Takeaways – Forecast 2019 | Lessons Learned 2018

February 05, 2019
TAKEAWAYS
This is the image alt

Jeremy: Grab that net and catch that beautiful butterfly pal! What do you like better, Christmas season or Forecast season? (raises hand)
John: Mister Grey.
Jeremy: Yes, um, the answer would be, um, Forecast season?
John: Bingo. I’m gonna go get my suit.

It’s that time of year and I am so excited!

January 17, 2019 IREM and CCIM teamed up to deliver one of the first FORECAST events of the year. BARBARA CRANE, CCIM  the current CCIM National President and JOLENE TERRY-PHINNEY, CPM Vice President of IREM opened the show. The fine folks listed below were the big brains that took the stage that morning to deliver messages through their respective crystal balls.

This is the image alt

DON SNYDER, UNLV – Moderator
MATTHEW VANCE, CBRE Economist
JOHN GUEDRY, Bank of Nevada – Banker
ALAN SNEL, LVSportBiz.com – Sports guy
SCOT RUTLEDGE, Argentum Partners – Cannabis guy
BRET HOLMES, Advanced Management Group – Apartment guy

For the play-by-play from this event click here. My co-worker Robert Perkins did a fabulous job of capturing the questions posed to the panelists and the answers they gave.

Here were two of my Takeaways:

  • Recession in 2019 — No!
  • Volatility and concern around the political climate — Yes!

Sounds like an a-m-a-z-i-n-g year right?! Before we get too carried away let’s look back at some of the best lessons learned from 2018. Well… best lessons learned by me anyway! 😉

Since the political climate is a major concern in 2019 let’s start there.

Thursday, October 11, 2018 the opening general session at the 2018 SIOR Fall World Conference featured two friends of 35 years – Mark McKinnon and Paul Begala. The sponsor was Bank of America Merrill Lynch.

Mark is the creator, executive producer and co-host of Showtime’s The Circus. He is the former chief media adviser to George W. Bush and John McCain.

Paul is a commentator for CNN. He was senior adviser for the pro-Obama Super Pac and he helped engineer Bill Clinton’s presidential campaign.

The stage that morning was set with two large arm chairs for the guests and a third for the moderator who facilitated a sort of fireside chat. They really pulled off a ‘conversation’ among two longtime friends with opposing political views. The question was asked at the onset, “how did we get here?”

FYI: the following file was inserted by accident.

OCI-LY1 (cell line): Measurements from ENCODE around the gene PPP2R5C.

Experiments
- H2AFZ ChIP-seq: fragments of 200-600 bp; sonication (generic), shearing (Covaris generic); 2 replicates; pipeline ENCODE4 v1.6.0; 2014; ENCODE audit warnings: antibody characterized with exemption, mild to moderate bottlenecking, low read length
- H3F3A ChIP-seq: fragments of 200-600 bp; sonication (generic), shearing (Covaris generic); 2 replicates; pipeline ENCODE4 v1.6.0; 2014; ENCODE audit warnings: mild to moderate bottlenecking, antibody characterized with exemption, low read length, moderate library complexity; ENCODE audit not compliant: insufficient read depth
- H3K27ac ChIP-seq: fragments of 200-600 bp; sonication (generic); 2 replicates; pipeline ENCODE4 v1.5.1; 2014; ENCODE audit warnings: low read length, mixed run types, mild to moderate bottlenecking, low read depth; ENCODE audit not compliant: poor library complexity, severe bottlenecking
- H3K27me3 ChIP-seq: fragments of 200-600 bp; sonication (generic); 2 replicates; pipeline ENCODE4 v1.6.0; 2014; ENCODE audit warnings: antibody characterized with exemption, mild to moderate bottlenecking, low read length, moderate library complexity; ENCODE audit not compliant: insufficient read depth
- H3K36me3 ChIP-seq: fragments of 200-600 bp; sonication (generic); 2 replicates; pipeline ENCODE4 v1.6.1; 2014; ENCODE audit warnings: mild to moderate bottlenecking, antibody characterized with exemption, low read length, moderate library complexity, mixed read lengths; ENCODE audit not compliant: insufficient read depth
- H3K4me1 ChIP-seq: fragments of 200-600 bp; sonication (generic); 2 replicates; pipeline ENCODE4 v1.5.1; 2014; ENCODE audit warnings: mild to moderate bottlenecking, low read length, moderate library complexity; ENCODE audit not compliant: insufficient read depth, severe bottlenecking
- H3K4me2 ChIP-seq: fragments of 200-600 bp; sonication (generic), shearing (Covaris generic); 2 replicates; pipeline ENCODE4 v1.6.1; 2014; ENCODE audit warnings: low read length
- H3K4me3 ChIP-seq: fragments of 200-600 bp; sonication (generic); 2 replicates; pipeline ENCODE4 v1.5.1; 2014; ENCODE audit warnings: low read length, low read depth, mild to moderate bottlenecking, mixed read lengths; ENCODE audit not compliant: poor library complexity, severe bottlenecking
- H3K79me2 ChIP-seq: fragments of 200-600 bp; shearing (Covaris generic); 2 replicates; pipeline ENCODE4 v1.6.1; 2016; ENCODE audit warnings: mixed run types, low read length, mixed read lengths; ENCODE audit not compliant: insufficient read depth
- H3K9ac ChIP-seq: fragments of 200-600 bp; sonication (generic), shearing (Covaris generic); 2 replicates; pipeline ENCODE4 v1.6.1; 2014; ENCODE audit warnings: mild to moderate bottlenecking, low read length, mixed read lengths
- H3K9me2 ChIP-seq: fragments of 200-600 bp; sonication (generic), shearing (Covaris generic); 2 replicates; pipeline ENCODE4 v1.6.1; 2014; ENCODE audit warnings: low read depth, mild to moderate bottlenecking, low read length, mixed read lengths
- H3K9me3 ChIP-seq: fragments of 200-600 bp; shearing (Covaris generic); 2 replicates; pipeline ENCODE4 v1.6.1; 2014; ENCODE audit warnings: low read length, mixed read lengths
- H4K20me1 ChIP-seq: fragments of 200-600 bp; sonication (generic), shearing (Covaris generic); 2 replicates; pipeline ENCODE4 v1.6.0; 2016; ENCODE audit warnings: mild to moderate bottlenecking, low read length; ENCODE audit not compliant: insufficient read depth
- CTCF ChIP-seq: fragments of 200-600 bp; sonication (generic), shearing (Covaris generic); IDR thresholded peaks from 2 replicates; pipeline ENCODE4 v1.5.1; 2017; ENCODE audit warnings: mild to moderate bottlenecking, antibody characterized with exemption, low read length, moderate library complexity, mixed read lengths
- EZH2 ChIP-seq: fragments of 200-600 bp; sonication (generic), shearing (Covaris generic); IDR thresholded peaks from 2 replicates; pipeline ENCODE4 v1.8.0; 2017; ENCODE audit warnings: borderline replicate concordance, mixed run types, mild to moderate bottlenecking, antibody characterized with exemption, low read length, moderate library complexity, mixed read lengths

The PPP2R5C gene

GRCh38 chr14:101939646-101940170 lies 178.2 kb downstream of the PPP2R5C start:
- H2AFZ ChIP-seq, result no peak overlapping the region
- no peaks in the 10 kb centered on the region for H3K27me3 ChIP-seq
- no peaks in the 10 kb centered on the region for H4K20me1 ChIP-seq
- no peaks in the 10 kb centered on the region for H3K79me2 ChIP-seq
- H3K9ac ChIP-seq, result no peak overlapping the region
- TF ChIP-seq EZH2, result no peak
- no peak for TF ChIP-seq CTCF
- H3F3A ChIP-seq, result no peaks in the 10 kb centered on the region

“Here” was described something like this. Americans are comprised of left leaning, moderate, and the right winged. There are the Never Trump’ers and the Never Hillary’s. On one hand some people just turn off the TV and watch I Love Lucy. And on the other hand some people watch every second of what’s available [political news TV].

Paul made the statement that we’ve gone from I’m right you’re wrong to I’m good you’re evil. 

My Takeaways:

  • People believe what they believe for reasons which are valid for them.
  • We need to do the work to get from I’m good you’re evil to I’m right you’re wrong to I hear you.

If that sounds hard to do… it is. Here is a tool that can help. It was possibly the single most impactful lesson I learned last year.

Wednesday, October 24, 2018 Executive coach and speaker, James Newton, spent 3 hours with our Vistage group – Vistage is the world’s leading executive coaching organization. Newton is a subject matter expert on Visionary Leadership. Among the content he shared were the Five Disciplines from the book The Fifth Discipline by Peter Senge. 

  1. Personal Mastery
  2. Challenging Mental Models
  3. Building Shared Vision
  4. Team Learning
  5. Systems Thinking

We took a deep dive into Personal Mastery!

Between stimulus and response there is a space. In that space is our power to choose our response. In our response lies our growth and our freedom. – Viktor Frankl

What on Earth does that even mean? How I choose to be in every interaction, conversation, or experience creates my reality good or bad. The response I choose moment by moment [and it is a choice] actually determines the reality of my life. 

This chart brings Viktor Frankl’s statement to life. Let me explain how.

Above the line in the top two corners are truth (what is so) and honesty (to be one with what is so). If I stay above the line I become aware of the truth. Staying above the line is choosing among the 5 green responses or ‘states of being’. Sounds touchy-feely I know. The opposite states are in red below the line. These are disempowering being states. By the way, I am expert at red #2… just ask my wife! 

Let’s try to bring this to life.

Say my partners and I are having a conversation about investing in either marketing or sales. I do my research and am convinced of the right option. And say we don’t immediately agree on which option is best. This is totally hypothetical by the way. I mean, we always immediately agree on everything! But say we don’t. 

Once I go below the line being defensive (because I’m right and they’re wrong), and defending my beliefs (because I’m the one who did all the research about which is the better choice) it is difficult for me to arrive at the truth. Notice belief and self deceit are below the line. Belief is only my “perception” of what’s so. And self deceit… well, we can save for a whole separate post! 

If I do the work to stay above the line being vulnerable and willing to be wrong I become aware and have a chance of creating a new reality vs. suffering my own status quo. And that my friends, leads to better outcomes… better conversations… better relationships. It is a tool that can take us from I’m good your evil to I hear you. 

My Takeaways:

  • Personal mastery is a messy business. 
  • Practicing these tools takes discipline. It can feel mechanic but it is SOOOO effective. 

 

Brought to you by:

Share this